More to the point, we need to publicly embrace a vision of the good life that is more consistent with the radical calling we have received from Jesus. That calling requires self-giving love, and it makes no promises in return with respect to the meeting of our needs or the avoidance of suffering. Here is what it does promise, though. Real life is found here.
It is scary to promise ourselves wholeheartedly to another person. They may not reciprocate our sacrifice or even appreciate the affection that motivated it. They may even betray our trust or reject both us and our love. But what alternative do we have? Jesus is our example, and he gave so much for us with no guarantee that we would respond appropriately. And Jesus told us that his way of living is the only way that we will find ourselves, the only way that we will truly live (cf. Matthew 16:25; Luke 9:24). More practically, if we want someone to invest themselves in us—which we all desperately need—we cannot hold ourselves at arm’s length from them.
Making the Most of an Opportunity
So many people in our society are hurt, confused, and disillusioned. They simply will not accept more condemnation for their sexual choices, and they have no confidence in traditional institutions (like marriage). But their lives are not working, and, if they are honest, they will admit as much.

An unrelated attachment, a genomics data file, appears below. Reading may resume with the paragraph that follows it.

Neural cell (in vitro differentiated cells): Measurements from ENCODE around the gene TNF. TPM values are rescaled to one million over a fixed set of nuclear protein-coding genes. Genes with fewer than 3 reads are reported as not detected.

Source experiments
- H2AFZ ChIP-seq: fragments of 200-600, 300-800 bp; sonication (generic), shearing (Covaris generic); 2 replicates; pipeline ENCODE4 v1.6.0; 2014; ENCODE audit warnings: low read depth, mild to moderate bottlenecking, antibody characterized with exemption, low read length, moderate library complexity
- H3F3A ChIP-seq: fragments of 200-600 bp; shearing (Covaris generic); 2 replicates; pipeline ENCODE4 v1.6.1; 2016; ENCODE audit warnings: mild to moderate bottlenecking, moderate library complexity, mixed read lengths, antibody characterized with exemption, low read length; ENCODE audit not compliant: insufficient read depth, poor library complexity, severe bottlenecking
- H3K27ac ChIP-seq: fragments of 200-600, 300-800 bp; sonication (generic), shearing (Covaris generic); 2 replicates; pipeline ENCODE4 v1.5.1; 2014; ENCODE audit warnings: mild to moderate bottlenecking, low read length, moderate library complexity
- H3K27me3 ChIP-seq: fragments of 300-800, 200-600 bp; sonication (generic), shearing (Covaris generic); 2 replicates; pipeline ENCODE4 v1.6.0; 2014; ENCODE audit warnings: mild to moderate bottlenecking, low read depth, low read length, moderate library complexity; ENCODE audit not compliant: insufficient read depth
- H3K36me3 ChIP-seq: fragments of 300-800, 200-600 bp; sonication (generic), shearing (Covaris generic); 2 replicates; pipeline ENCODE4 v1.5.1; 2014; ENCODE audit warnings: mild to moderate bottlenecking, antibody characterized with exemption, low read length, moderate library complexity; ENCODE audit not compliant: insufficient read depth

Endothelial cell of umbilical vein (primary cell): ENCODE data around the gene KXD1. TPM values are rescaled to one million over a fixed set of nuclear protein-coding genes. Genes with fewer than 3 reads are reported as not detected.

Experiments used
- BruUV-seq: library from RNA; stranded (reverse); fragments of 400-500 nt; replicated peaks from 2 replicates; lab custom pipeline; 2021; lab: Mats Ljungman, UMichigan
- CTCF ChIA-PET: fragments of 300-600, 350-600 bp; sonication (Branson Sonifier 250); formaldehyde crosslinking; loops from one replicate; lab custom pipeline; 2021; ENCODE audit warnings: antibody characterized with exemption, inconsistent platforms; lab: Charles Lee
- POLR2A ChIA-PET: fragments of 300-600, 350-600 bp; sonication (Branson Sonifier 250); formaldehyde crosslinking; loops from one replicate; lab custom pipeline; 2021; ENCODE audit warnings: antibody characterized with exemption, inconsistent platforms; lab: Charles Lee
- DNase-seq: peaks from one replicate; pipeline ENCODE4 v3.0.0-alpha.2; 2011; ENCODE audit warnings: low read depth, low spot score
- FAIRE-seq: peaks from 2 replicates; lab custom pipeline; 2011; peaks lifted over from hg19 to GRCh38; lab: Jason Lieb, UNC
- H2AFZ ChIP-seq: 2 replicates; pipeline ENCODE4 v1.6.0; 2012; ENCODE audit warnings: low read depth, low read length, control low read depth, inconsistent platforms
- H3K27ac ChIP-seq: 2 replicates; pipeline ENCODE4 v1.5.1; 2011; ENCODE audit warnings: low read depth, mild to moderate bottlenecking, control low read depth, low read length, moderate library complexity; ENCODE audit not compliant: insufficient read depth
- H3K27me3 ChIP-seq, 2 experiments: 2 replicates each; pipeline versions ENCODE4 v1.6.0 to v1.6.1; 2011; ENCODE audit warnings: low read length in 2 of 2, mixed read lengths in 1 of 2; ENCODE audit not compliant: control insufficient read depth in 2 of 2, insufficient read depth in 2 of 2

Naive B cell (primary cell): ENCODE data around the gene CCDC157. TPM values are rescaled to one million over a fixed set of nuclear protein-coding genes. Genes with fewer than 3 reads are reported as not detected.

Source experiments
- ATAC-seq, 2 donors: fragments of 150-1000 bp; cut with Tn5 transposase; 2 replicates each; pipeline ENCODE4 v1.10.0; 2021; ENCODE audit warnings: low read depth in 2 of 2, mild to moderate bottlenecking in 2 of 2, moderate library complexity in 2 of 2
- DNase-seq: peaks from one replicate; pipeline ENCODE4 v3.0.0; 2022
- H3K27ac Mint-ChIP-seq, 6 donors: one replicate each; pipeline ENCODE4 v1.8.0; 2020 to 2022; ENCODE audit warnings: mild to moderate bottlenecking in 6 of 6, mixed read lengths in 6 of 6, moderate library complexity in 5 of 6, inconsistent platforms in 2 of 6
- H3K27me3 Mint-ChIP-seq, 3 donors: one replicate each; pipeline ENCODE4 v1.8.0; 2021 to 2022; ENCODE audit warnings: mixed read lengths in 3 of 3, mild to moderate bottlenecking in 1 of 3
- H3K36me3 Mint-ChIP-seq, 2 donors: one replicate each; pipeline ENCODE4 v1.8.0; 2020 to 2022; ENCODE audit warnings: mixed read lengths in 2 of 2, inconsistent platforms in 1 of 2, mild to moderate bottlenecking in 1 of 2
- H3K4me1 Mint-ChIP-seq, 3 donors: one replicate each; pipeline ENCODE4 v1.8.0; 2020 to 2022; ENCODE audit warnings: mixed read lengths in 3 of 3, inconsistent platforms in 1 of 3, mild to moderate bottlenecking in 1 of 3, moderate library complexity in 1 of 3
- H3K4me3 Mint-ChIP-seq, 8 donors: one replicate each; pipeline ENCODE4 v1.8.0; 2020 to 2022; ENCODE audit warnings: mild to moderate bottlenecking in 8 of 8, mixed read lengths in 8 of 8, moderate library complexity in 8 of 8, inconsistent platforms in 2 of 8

Those of us who follow Jesus have a unique opportunity to speak into the brokenness of our world. We have an opportunity to model a different way of relating to one another, one that puts human relationships in their proper place (which is not at the center of the universe) and shapes them in the proper way (that is, around the cross) but that also frees them to contribute all that God intended to human flourishing. As we pursue this alternate vision of the good life, we will enrich our own experience of love, contribute to the flourishing of others in our families and churches, and show the world that Jesus really can make a difference in their lives. Yes, we will be ridiculed for our choices. Yes, sometimes we will suffer because of our commitment to follow “the Jesus way.” Yes, there will still be unmet longings in our hearts. But we will also find fulfillment that we never imagined possible, and we will light the way for others who want to escape the darkness and find their place in Christ’s glorious light.